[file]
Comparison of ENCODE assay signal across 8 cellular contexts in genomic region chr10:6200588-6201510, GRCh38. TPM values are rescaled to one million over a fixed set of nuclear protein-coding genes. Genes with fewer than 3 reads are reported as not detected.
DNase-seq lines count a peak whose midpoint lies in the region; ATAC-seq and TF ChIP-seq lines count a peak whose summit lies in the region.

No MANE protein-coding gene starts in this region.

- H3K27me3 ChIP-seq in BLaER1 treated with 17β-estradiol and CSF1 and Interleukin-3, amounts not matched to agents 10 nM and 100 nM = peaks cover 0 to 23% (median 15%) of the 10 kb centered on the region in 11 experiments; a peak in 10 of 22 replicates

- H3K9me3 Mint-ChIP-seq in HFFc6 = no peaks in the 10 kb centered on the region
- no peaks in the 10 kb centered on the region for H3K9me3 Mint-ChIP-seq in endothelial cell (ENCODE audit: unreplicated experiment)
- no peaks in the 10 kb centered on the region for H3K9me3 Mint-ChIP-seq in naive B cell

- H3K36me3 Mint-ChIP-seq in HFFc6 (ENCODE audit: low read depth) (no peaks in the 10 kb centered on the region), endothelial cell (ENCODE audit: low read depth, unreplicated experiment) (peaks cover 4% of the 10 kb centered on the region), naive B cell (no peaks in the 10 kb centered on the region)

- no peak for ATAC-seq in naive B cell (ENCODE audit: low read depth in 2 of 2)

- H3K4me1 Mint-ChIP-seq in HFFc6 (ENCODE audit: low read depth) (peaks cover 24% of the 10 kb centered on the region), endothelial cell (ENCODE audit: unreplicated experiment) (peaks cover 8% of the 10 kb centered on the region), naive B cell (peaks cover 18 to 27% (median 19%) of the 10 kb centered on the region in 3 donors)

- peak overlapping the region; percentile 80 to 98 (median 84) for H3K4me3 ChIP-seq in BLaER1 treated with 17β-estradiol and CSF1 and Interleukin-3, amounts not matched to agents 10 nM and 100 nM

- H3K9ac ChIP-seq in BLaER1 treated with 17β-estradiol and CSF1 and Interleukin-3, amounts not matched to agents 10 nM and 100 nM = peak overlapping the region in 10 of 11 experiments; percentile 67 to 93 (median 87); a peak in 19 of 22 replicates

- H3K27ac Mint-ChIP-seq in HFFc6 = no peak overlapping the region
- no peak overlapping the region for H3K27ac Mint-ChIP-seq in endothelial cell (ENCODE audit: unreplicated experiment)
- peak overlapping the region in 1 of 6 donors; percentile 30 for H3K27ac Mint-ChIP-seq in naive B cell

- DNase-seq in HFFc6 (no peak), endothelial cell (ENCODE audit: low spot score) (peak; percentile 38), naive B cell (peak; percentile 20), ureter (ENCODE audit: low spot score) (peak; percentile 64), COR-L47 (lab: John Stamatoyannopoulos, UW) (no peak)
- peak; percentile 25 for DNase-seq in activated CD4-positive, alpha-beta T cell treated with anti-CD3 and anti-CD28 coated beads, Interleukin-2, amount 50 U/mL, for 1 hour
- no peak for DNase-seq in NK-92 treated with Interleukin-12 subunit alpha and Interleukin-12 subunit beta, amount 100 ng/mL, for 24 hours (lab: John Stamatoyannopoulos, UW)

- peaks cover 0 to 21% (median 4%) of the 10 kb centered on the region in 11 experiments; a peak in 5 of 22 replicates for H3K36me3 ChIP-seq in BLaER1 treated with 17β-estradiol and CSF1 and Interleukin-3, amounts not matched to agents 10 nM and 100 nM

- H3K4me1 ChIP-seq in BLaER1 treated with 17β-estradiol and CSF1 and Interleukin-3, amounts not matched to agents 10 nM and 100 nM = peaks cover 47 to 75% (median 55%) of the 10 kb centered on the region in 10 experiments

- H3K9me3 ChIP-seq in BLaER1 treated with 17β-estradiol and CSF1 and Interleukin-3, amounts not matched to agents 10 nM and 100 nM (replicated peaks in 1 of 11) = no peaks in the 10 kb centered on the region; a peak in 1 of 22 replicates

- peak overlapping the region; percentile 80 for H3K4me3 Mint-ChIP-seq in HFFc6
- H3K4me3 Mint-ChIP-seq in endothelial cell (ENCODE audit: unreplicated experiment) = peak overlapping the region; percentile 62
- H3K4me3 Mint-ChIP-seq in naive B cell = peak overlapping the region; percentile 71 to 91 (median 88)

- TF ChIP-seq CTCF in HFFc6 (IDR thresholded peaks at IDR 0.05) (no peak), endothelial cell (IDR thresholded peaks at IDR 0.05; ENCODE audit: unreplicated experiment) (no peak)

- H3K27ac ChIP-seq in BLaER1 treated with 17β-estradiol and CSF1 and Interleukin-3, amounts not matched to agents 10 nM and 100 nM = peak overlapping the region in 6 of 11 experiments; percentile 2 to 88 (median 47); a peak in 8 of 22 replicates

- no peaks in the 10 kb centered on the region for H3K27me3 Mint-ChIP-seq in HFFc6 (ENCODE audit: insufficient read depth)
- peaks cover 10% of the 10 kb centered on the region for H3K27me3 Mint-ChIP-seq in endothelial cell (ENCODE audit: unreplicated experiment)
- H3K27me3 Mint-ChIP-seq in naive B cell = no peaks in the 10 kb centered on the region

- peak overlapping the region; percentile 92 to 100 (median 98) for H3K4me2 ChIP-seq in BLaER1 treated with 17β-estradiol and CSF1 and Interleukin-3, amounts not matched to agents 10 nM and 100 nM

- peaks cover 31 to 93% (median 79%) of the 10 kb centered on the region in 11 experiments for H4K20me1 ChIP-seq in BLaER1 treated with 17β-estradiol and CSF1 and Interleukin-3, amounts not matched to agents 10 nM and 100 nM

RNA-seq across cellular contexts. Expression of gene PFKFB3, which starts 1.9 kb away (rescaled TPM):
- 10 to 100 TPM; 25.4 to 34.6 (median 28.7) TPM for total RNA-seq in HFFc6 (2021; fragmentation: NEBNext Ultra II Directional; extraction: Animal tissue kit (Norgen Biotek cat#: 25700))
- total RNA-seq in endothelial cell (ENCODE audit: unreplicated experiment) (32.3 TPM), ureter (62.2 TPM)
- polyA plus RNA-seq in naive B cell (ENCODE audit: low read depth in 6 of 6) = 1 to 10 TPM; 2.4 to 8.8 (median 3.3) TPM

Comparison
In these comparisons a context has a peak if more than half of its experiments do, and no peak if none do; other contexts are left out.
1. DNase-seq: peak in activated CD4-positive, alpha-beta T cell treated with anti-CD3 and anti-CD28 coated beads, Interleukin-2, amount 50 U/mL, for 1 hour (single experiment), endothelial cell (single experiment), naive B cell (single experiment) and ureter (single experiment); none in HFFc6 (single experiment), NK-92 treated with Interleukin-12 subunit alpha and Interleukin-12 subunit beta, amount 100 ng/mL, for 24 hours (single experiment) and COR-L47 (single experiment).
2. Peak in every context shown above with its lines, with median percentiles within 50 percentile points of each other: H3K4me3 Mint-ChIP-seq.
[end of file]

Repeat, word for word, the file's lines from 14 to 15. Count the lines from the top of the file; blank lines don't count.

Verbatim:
- no peak overlapping the region for H3K27ac Mint-ChIP-seq in endothelial cell (ENCODE audit: unreplicated experiment)
- peak overlapping the region in 1 of 6 donors; percentile 30 for H3K27ac Mint-ChIP-seq in naive B cell